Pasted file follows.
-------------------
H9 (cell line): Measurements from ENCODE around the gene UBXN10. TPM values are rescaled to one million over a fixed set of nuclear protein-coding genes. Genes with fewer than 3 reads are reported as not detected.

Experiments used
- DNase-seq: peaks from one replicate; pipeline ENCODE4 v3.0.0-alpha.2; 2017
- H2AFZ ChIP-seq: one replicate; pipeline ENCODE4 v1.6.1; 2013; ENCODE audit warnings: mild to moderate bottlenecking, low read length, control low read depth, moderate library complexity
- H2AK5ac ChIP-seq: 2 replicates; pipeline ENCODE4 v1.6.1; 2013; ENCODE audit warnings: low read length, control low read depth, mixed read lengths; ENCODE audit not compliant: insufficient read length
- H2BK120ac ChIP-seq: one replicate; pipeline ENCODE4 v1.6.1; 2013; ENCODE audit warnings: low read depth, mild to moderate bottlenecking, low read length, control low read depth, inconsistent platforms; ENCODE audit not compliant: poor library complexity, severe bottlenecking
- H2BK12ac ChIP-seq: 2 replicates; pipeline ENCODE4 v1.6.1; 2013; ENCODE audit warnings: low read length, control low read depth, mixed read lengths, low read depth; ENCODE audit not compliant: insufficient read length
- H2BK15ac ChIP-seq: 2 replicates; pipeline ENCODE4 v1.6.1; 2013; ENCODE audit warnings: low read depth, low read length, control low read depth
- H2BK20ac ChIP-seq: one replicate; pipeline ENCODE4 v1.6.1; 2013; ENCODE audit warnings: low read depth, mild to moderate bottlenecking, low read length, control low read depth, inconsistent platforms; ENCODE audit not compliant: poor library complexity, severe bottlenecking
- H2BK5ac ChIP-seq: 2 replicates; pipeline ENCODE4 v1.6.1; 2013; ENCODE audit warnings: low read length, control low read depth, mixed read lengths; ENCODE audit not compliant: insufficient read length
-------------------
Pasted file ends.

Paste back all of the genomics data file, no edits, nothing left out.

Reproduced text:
H9 (cell line): Measurements from ENCODE around the gene UBXN10. TPM values are rescaled to one million over a fixed set of nuclear protein-coding genes. Genes with fewer than 3 reads are reported as not detected.

Experiments used
- DNase-seq: peaks from one replicate; pipeline ENCODE4 v3.0.0-alpha.2; 2017
- H2AFZ ChIP-seq: one replicate; pipeline ENCODE4 v1.6.1; 2013; ENCODE audit warnings: mild to moderate bottlenecking, low read length, control low read depth, moderate library complexity
- H2AK5ac ChIP-seq: 2 replicates; pipeline ENCODE4 v1.6.1; 2013; ENCODE audit warnings: low read length, control low read depth, mixed read lengths; ENCODE audit not compliant: insufficient read length
- H2BK120ac ChIP-seq: one replicate; pipeline ENCODE4 v1.6.1; 2013; ENCODE audit warnings: low read depth, mild to moderate bottlenecking, low read length, control low read depth, inconsistent platforms; ENCODE audit not compliant: poor library complexity, severe bottlenecking
- H2BK12ac ChIP-seq: 2 replicates; pipeline ENCODE4 v1.6.1; 2013; ENCODE audit warnings: low read length, control low read depth, mixed read lengths, low read depth; ENCODE audit not compliant: insufficient read length
- H2BK15ac ChIP-seq: 2 replicates; pipeline ENCODE4 v1.6.1; 2013; ENCODE audit warnings: low read depth, low read length, control low read depth
- H2BK20ac ChIP-seq: one replicate; pipeline ENCODE4 v1.6.1; 2013; ENCODE audit warnings: low read depth, mild to moderate bottlenecking, low read length, control low read depth, inconsistent platforms; ENCODE audit not compliant: poor library complexity, severe bottlenecking
- H2BK5ac ChIP-seq: 2 replicates; pipeline ENCODE4 v1.6.1; 2013; ENCODE audit warnings: low read length, control low read depth, mixed read lengths; ENCODE audit not compliant: insufficient read length